Dr. Peggy Drexel reports in the Huffington Post that a research team from the University of Amsterdam found that 90 percent of total office conversation qualifies as gossip. But while gossip, or talking about other people, is generally assumed to be negative, mean, or destructive, the positive side is often overlooked. Here are some examples of the positive results of sharing information about others:
- Gossip is a currency for building friendships.
- It builds social bonds.
- It builds business networks.
- It builds teams.
The challenge is to separate the negative and positive types of gossip—to stop the negative, which damages trust and relationships, but keep the positive. The participants in my research on women’s relationships in the workplace for my new book New Rules for Women: Revolutionizing the Way Women Work Together
explained that sharing information about others is a friendship rule or expectation. They were confused about when it was alright to share gossip and when not to. To make the difference clear, I thought it would be helpful to have some new language to distinguish between positive and negative talk. For this reason, I coined a new term, “transknitting,” to describe the positive type of information sharing—the transfer of information about other people with the intention of building community or teams or of supporting another person. It’s the intention that distinguishes negative gossip from positive transknitting.
The problem is that talking about others is so common that we often don’t stop to think about whether what we are about to share is gossip or transknitting. When I first made the distinction between the two and started talking about the difference with my friends, our interactions started to change immediately. We would say to each other, “Oh, wait a minute. I was just about to tell you something, but let me think—is it gossip or transknitting?” We began to be able to make conscious choices about what we were doing. We could choose not to participate in negative or hurtful types of talk about other people.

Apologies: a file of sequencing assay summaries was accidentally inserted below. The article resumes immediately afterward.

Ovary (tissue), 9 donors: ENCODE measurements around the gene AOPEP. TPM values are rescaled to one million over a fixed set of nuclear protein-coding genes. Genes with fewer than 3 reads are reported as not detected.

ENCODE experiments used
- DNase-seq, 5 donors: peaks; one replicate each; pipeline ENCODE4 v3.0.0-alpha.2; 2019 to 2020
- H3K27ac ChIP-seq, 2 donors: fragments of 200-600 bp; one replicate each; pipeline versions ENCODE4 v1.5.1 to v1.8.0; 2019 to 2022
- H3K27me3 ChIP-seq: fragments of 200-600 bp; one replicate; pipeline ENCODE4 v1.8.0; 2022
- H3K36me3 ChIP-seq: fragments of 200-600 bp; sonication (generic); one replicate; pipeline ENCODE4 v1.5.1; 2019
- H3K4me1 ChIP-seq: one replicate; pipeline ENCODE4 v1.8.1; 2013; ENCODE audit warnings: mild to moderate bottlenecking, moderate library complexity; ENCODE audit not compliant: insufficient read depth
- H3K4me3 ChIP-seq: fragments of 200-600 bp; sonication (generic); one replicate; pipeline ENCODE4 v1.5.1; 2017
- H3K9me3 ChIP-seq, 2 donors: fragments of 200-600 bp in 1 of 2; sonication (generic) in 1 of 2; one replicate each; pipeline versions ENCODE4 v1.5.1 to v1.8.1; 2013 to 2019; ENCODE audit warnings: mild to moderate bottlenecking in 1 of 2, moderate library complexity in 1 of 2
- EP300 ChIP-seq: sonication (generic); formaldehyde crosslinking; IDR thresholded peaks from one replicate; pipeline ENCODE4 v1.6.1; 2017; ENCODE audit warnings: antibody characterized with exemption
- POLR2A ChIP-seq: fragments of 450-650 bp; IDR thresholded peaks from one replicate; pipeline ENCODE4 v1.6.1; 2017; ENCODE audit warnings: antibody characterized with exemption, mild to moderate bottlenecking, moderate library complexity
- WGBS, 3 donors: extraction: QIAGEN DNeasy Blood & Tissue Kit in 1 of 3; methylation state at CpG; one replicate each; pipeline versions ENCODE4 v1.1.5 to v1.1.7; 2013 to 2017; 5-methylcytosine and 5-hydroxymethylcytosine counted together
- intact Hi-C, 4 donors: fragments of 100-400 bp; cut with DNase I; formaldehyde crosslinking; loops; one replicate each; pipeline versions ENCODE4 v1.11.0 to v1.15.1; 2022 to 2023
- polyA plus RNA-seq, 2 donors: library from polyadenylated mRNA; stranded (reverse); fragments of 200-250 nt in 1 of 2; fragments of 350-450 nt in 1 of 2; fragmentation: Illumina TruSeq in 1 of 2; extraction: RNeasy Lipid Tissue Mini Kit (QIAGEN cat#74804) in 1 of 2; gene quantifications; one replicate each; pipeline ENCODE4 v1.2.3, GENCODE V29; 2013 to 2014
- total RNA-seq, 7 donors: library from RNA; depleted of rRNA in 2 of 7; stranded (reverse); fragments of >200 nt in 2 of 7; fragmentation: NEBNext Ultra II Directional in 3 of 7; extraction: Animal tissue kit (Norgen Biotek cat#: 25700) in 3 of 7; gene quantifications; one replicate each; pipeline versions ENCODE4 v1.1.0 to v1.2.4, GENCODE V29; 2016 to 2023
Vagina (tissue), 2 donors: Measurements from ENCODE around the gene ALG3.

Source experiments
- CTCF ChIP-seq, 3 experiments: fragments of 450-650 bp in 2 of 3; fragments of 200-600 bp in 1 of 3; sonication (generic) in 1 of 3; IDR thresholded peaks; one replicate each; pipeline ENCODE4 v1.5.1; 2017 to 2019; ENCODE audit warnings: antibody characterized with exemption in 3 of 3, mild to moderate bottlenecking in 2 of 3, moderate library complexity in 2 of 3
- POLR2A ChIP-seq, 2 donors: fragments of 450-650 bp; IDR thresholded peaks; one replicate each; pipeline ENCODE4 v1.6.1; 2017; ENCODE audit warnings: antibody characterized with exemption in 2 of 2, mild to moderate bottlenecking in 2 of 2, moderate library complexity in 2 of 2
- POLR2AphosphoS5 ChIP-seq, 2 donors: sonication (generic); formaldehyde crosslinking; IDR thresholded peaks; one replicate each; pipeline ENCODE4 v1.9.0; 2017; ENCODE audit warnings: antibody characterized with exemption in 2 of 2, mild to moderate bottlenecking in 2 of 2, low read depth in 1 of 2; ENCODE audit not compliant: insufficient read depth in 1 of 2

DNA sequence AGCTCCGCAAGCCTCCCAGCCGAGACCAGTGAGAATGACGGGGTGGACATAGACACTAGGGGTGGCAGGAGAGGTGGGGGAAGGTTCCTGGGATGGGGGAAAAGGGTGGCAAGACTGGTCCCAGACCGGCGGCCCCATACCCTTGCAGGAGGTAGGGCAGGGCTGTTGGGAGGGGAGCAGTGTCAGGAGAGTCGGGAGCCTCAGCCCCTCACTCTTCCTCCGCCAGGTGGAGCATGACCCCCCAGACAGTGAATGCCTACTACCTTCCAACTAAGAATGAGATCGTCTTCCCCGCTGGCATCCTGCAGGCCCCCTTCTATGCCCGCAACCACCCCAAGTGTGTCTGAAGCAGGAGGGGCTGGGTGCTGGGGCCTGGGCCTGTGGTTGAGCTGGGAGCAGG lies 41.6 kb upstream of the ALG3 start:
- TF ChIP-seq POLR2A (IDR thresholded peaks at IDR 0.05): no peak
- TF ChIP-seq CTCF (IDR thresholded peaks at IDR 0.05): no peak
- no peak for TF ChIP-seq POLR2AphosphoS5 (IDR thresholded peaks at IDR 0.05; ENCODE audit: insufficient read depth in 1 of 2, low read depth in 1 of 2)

What You Can Do When Others Try to Pull You in to Gossip
Gossip is common—and I mean the negative kind—and the pressure from others to join in can be strong. Here is something you can say if others try to involve you in negative talk about someone else: “I may have missed something about Susan, but I think she means well.” In this way you haven’t offended the gossipers, but you have also kept your relationship clean with the person being talked about, and you have shown yourself to be trustworthy to everyone involved.
What advice do you have about how to handle situations where others are gossiping? What do you say or do to keep from being pulled in? What is your stance about gossip, in general? This is a complicated topic that we can all benefit from reflecting on together.]]>